Not every kid comes out of the womb loving reading. (Or, even comes out of preschool loving reading.) No matter how much you read to your kids or encourage reading, sometimes it just doesn’t click right away. And that’s okay!
After years of writing about this — let alone raising a whole lot of kids between us — we wanted to share some of the expert tips we’ve picked up on, the help kids who may be struggling with basic reading skills, or reluctant to read on their own.
Because when kids are excited about reading, they read more. And we all know how important that is, right?
We’re particularly thrilled to present this to you on behalf of our sponsor, Duolingo ABC. Yes, it sounds familiar, because this free (free!) new literacy app, which you can learn more about over on Cool Mom Tech, for kids 3-7 is brought to you by the experts behind the most popular language-learning app around the globe. And it happens to be pretty amazing.
Keeping reading skills fun? That’s a win right there.
8 expert ways to get kids excited about reading
1. Read with kids from the minute they’re born
Well, maybe not the very minute, seeing as how you’ll have other things on your mind then. But a 2017 study from an NYU pediatrics department researcher has shown that reading to your kids soon after they’re born has boosted their reading and vocabulary skills four years later, before elementary school starts.
Reading in infancy also boosts a kid’s brain power and introduces them to colors, shapes, people, and places. And when reading is a part of their regular routine, they’ll quickly realize that it’s fun — and that there’s always a new adventure when you read a new book.
And what could be more exciting than that?
2. Have lots of books around the house…and other things they can read
Growing up in a house of books is a huge boost to literacy, according to lots of studies, including this one that saw correlations in 31 different countries! So keep your bookcases full, and reading materials within easy reach for kids, whether in bookcases, on the living room table, stacked on the kitchen counter, or in the back seat of the car — provided they don’t get car sick!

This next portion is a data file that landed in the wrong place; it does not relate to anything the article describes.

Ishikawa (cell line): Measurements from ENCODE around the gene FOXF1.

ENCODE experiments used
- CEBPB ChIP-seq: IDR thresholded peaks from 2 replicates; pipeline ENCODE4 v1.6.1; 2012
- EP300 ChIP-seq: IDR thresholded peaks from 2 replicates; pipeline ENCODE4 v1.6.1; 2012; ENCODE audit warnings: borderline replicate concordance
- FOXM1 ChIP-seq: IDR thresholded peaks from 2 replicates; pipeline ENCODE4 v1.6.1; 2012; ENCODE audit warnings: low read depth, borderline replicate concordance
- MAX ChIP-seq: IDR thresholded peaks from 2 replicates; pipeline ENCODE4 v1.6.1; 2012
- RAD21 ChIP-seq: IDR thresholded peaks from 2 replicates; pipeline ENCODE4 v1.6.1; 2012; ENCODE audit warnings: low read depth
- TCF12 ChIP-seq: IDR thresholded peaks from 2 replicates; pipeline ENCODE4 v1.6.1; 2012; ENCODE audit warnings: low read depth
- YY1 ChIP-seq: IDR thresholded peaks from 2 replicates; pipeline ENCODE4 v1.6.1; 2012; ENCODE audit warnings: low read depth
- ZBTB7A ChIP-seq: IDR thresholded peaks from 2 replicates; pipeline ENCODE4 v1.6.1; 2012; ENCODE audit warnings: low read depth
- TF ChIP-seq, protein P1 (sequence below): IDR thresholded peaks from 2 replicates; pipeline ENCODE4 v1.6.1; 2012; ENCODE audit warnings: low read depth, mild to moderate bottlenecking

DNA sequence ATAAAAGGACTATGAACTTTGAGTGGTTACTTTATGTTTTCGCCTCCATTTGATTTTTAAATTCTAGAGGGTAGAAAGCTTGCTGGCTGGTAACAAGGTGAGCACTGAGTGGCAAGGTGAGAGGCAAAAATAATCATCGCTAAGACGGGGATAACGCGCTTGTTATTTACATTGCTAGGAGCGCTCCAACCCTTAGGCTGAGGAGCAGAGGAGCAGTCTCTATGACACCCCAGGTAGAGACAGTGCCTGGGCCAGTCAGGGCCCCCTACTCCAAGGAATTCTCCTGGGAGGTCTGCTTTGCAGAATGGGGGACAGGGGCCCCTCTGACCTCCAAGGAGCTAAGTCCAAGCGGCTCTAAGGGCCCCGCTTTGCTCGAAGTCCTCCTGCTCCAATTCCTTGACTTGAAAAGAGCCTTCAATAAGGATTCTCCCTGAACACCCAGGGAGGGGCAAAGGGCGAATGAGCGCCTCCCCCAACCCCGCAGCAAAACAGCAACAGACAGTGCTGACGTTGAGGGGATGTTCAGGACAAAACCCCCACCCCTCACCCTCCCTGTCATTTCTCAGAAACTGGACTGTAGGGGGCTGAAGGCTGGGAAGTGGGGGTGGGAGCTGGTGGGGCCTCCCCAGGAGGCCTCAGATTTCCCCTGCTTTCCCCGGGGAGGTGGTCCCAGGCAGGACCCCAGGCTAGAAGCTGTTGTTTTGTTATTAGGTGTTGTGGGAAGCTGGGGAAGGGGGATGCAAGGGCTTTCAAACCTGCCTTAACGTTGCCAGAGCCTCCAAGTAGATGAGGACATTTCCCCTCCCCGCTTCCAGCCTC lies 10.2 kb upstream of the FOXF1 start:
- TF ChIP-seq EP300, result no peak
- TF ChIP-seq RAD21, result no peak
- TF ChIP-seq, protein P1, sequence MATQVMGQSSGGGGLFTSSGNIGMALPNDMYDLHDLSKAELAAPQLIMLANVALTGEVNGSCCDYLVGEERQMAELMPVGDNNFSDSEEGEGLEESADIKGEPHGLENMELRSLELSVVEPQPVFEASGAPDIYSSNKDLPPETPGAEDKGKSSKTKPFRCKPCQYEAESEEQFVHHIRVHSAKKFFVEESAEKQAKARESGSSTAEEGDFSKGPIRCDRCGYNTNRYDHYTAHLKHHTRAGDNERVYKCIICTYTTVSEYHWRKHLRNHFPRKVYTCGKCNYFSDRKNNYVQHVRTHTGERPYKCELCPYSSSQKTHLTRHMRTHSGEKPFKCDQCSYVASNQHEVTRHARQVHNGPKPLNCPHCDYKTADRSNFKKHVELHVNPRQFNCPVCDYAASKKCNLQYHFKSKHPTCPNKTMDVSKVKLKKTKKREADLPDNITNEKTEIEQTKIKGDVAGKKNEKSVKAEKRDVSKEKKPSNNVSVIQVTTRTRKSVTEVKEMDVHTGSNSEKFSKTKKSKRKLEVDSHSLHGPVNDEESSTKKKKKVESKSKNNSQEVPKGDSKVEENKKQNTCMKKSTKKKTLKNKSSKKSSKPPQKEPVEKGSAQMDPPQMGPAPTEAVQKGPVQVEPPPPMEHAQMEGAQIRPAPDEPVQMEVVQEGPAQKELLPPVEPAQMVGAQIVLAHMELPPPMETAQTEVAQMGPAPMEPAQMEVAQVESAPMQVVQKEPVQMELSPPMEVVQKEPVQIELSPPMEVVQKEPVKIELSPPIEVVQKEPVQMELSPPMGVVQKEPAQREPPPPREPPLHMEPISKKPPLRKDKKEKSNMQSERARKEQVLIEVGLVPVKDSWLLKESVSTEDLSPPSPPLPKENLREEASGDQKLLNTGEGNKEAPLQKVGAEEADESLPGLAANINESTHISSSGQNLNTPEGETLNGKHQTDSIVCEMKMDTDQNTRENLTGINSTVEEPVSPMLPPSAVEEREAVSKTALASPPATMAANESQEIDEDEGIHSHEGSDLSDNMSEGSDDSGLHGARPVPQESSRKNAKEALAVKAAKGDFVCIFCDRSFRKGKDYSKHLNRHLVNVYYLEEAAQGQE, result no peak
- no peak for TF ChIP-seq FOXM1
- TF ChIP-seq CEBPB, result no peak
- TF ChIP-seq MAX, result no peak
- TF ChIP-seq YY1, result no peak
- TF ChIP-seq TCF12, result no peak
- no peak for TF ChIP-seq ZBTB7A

But it’s not just books that kids need to have around.
We chatted with linguistic expert Dr. Cindy Blanco of Duolingo ABC for our latest episode of Spawned, and she confirmed what we’ve always known: that anything at all kids are reading is good! Posters, t-shirts in their drawer, comics, greeting cards, catalogues, the sides of cereal boxes — reading is not just about books.
This is backed up by research from the Educational Testing Service that determined that the kids most proficient in reading are those with an endless supply of reading material at home. As well as previous literary research that looked at 42 nations around the world, and determined a “strong, clear, statistically significant” correlation between reading material at home and test scores.
3. Let kids read whatever interests them
Sometimes we’re so excited to push our kids to read, that we pick the books we think they should be reading, instead of the books they actually are interested in. Tons of research, like this study from Scholastic, indicates that kids’ favorite books are overwhelmingly ones they’ve picked out themselves.
Kids aren’t shy about sharing what they like — if they’re into dinosaurs, robots, princesses or superhero dinosaurs princesses, you’ll know it. Encouraging your children’s interests is so important, an idea supported by research from authors and experts like Katie Hurley. There’s a correlation between your enthusiasm for their passions, and their own success.
In other words, if they like sports, if they like bugs, if they like ghosts, if they like talking puppies…it’s all good. No need to be all, “but Shakespearean sonnets!” with your early readers. They’ll get there eventually.